Posts Tagged ‘side-striped jackals’

cape vs east african

Cape jackal  (L) and East African black-backed jackal (R)

The molecular revolution in biology has caused a great deal of turmoil in the taxonomy of Canids. Long-time readers know that full-genome comparisons have recently found that the red wolf and Eastern wolf are hybrid between coyotes and wolves, and one implication of the recent origins of the coyote is that the coyote itself might be better classified as a subspecies of wolf. 

Mitochondrial DNA comparisons, though potentially erroneous in determining the exact time of divergence between species or subspecies, have also revealed that the “golden jackals” of Africa are much more closely related to wolves than Eurasian golden jackals.  Classifying African golden jackals is going to take more analysis of their genome, but they are either a species on their own or a subspecies of wolf. They have evolved in parallel with both the Eurasian golden jackal and the coyote.

We also know now that the red fox of the Old World is quite divergent from that of North America, enough that some authorities are reviving the old Vulpes fulva for the North American species.  Red foxes in the Eastern and Midwestern US are actually part of this endemic North American species and are not, as the folklore claimed, to be derived from seventeenth and eighteenth century introductions from England.

Recent mitochondrial DNA analysis also revealed that Eastern and Western gray foxes are perhaps separated by 500,000 years of evolution. 

So we’ve likely lost two wolf species in North America. The coyote’s validity is questionable. But we’ve gained either a wolf species or subspecies in Africa.  We have also potentially gained two species of fox in North America.

With all of these new findings in DNA studies, scientists are looking more and more closely at other long-established species.

Last week,  a study of the cytochrome b gene of black-backed and side-striped jackals revealed that these jackals, too, have some secrets.  Cytochrome b genes are part of the mitochondrial genome.

At one time these animals were considered part of Canis, but the current trend is to classify them in their own genus (Lupulella).* They are quite divergent from the rest of the wolf-like canids, much more so than dholes and African wild dogs are. If dholes and African wild dogs are in their own genera, then it makes sense that these two jackals should have their own genus name.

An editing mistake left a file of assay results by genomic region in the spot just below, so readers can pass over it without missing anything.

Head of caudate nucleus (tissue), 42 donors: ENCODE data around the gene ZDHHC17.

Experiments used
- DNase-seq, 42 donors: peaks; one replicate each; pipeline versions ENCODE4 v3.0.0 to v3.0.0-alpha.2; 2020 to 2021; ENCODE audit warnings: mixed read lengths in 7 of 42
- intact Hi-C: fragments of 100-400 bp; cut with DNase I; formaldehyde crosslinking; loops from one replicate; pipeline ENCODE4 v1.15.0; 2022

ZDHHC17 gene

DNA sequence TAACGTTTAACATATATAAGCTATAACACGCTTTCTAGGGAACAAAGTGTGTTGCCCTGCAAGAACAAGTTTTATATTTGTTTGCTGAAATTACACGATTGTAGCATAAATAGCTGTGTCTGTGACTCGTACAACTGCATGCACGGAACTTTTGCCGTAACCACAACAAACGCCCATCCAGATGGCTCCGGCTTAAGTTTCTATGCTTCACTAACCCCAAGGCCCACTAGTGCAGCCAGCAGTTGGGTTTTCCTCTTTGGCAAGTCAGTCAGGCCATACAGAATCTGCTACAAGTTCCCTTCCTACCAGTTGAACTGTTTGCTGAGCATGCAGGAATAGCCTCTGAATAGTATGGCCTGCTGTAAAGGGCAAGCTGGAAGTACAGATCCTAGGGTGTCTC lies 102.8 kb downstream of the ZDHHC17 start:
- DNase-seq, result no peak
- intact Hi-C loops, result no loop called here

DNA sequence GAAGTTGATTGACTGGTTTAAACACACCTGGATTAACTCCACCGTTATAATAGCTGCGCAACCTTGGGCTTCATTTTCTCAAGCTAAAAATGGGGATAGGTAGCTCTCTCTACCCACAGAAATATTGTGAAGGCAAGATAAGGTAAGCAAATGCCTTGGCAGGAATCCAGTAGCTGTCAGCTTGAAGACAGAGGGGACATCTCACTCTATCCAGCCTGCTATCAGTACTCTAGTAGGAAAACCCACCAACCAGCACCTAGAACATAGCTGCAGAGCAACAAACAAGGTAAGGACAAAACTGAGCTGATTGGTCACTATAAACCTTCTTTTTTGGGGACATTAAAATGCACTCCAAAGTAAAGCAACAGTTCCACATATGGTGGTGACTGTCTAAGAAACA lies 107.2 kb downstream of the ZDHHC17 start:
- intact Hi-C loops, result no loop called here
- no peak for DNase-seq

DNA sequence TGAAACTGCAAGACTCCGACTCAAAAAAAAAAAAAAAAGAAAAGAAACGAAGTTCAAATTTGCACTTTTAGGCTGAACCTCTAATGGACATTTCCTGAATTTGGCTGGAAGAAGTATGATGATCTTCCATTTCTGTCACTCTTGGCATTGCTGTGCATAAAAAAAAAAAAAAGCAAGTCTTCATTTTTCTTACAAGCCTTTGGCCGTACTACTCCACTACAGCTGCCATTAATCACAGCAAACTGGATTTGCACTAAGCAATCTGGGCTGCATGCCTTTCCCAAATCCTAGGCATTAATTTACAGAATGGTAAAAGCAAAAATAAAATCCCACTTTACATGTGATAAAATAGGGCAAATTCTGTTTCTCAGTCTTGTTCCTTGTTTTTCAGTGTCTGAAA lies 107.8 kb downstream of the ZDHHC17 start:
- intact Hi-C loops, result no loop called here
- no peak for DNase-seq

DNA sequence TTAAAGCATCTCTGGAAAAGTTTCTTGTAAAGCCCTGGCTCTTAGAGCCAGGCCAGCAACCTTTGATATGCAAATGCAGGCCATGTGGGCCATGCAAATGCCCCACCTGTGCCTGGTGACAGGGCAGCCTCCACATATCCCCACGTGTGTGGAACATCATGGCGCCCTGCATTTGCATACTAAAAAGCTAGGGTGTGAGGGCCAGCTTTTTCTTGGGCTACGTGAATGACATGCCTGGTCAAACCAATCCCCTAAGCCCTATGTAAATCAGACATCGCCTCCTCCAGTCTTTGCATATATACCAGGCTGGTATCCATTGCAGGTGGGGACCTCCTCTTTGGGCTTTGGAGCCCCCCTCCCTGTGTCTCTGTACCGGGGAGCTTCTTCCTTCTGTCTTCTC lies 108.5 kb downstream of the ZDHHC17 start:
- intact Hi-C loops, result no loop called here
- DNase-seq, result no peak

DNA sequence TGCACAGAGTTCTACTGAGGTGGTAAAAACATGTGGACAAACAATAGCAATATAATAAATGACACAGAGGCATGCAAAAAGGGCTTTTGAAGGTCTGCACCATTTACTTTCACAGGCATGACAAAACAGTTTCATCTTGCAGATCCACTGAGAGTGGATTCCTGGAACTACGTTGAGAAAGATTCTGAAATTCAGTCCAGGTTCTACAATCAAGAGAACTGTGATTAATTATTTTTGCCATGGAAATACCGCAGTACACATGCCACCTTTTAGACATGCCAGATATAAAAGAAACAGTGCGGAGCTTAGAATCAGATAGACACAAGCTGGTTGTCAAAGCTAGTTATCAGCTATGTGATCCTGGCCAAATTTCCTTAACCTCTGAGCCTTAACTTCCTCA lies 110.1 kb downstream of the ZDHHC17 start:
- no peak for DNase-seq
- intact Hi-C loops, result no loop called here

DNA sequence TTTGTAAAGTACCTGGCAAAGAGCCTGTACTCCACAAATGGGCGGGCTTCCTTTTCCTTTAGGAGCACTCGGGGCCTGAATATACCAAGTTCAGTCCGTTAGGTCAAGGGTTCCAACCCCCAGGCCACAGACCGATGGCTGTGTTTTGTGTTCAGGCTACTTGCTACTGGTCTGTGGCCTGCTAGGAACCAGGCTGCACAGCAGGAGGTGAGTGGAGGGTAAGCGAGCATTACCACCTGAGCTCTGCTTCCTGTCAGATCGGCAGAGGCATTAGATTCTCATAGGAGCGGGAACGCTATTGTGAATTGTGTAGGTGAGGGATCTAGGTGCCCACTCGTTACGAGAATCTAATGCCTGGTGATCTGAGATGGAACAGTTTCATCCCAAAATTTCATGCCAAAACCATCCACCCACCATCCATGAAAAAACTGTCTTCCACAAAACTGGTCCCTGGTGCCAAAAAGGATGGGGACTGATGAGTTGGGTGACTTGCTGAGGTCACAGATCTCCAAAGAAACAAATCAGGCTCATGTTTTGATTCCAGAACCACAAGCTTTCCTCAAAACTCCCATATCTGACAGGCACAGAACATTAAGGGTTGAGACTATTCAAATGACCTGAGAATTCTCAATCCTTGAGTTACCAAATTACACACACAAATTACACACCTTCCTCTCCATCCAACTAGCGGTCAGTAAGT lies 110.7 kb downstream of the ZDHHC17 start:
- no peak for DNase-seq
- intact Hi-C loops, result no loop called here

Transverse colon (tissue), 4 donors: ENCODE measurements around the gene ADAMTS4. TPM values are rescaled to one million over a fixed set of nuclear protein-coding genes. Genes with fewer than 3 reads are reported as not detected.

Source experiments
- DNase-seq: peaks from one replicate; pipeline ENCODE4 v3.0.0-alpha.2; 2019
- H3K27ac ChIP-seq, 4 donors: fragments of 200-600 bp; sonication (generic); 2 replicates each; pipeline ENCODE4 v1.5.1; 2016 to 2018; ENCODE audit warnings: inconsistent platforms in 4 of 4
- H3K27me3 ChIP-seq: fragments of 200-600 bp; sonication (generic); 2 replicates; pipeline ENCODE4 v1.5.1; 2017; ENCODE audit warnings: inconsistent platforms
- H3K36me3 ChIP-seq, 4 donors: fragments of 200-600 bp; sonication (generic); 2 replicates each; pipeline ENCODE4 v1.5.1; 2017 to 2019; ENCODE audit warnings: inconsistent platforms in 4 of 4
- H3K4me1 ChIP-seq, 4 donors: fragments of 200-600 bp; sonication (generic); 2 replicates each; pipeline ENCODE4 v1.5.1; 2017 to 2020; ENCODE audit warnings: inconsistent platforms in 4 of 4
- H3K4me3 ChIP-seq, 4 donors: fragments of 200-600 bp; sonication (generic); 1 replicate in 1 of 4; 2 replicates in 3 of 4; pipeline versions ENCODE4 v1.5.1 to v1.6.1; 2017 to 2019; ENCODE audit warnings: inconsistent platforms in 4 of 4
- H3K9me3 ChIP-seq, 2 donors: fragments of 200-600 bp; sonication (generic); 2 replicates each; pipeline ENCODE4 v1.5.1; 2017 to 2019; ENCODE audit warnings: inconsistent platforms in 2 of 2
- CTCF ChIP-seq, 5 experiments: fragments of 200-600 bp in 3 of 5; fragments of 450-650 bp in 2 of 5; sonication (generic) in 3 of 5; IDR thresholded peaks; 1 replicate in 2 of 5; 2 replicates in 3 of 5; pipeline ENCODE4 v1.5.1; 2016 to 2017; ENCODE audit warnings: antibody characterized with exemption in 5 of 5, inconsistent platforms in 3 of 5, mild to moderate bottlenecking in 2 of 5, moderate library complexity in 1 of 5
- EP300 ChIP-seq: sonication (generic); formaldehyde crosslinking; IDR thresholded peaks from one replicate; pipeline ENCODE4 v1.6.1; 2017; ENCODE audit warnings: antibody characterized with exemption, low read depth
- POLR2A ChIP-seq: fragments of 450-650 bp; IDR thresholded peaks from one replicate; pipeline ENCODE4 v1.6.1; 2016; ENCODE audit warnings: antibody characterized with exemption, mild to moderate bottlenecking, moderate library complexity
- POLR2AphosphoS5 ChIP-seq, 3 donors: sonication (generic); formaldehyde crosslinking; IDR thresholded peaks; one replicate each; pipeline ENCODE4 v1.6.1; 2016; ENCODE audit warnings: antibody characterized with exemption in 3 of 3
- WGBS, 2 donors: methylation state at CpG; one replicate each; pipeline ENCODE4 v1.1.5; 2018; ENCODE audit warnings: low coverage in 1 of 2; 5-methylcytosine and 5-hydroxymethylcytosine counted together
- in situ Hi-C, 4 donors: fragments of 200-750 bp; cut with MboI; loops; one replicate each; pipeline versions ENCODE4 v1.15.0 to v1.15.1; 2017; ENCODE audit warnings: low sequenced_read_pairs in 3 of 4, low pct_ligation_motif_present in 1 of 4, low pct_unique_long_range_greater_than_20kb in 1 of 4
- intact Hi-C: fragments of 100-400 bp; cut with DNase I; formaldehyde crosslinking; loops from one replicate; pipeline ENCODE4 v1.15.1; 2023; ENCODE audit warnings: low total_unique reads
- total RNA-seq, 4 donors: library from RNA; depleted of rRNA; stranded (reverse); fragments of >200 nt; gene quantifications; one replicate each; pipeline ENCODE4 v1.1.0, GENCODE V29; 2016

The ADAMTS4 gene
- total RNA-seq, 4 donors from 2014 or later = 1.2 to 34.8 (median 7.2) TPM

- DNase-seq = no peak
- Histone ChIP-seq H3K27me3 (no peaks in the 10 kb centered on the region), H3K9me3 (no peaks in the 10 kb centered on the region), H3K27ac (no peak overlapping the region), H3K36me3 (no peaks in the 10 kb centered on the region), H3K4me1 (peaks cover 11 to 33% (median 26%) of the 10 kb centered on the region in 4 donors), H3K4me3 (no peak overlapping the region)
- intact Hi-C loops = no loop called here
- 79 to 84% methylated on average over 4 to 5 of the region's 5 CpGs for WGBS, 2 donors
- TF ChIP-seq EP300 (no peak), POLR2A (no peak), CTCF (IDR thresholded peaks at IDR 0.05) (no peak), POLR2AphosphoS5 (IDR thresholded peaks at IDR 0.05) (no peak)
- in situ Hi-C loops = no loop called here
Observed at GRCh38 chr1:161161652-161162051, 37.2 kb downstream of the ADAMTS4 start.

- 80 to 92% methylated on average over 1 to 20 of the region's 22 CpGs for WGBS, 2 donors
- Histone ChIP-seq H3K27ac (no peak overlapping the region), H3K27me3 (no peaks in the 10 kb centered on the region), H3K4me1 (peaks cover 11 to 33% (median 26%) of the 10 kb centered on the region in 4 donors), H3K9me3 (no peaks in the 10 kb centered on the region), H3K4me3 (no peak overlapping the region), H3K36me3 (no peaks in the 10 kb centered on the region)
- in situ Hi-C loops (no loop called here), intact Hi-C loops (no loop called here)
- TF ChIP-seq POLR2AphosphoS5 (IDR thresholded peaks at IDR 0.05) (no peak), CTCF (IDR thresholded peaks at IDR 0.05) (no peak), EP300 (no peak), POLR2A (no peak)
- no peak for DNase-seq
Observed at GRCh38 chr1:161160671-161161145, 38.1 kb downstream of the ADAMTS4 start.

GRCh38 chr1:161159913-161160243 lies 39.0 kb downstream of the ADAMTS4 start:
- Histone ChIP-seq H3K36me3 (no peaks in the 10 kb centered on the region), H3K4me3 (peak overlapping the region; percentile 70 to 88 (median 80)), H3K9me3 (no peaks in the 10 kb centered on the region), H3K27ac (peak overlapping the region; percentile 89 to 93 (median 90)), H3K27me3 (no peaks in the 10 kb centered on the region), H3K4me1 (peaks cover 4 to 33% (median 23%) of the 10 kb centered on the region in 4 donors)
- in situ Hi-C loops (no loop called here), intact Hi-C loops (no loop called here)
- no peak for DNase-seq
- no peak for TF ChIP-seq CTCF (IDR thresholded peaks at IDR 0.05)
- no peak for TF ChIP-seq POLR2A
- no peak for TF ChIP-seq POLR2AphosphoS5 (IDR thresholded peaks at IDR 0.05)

But if they are that divergent from the rest of Canis, then it’s very possible that there are other secrets, and this limited mtDNA study certainly raises some important questions.

The researchers found that the Cape subspecies and East African subspecies of the black-backed jackal (Lupulella mesomelas) actually diverged 2.5 million years ago.

I’ve always thought that there was a possibility of these two jackals being distinct species. The East African black-backed jackal has a shorter muzzle, comparatively larger ears, and usually lack the dense coat of the Cape jackal. The Cape jackal reminds me very much of Southwestern forms of coyote, with longer muzzle and thicker fur. What’s more is that the Cape jackal comes in a white and a golden phase that are not seen in the East African black-back.

If this deep divergence is confirmed in the full-genome or simple nuclear DNA studies that are very likely to be performed, then we likely have two species of what are called black-backed jackals now.

The researchers also found through this same analysis that the West African side-striped jackal diverged from the other two populations 1.4 million years ago, which certainly would raise some questions about its species status as well.

Again, we’re going to have to wait until full-genome analyses are performed, but I’ve always suspected that there are more than two species of endemic African jackal possessed some cryptic species.  I also have suspected that both side-striped jackals and black-backed jackals have hybridized a bit. This speculation could be revealed through the same full-genome or nuclear DNA studies that could examine the taxonomy within these supposed species.

Finally, the distribution of black-backed jackals is disjointed. The East African and Cape variants are separated by 800 miles. Several other small carnivorans have a similar distribution. The bat-eared fox and the aardwolf have disjointed distributions in which one population is in East Africa and the other in Southern Africa. It is very possible that similar deep genetic divergence exists within these species as well.

These potential cryptic species are worth investigating, and they certain put some of these “red wolf” controversies with in proper perspective.  If that 2.5 million-year divergence is upheld within the black-backed jackal populations, it really does become hard to justify the red wolf.  It is descended from two putative “species” that really aren’t that divergent at all by comparison.





*A bit errata:  I initially called the new scientific name of the side-striped jackal Lupulela adustus, which is just a modification of Canis adustus.  Most of the literature I’m corrects the gender to Lupulella adusta.


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Dogs vs. hogs

Warthogs vs. side-striped jackals over a cheetah-killed impala :

(Yes. That’s a black-backed jackal on the Youtube featured image. It is not in this video).

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Kent Hovind is out of prison, and seeing as he has a month of home confinement to waste time on the internet, he has been posting daily Q and A sessions on Youtube. Just e-mail him, and he’ll answer your question on Youtube.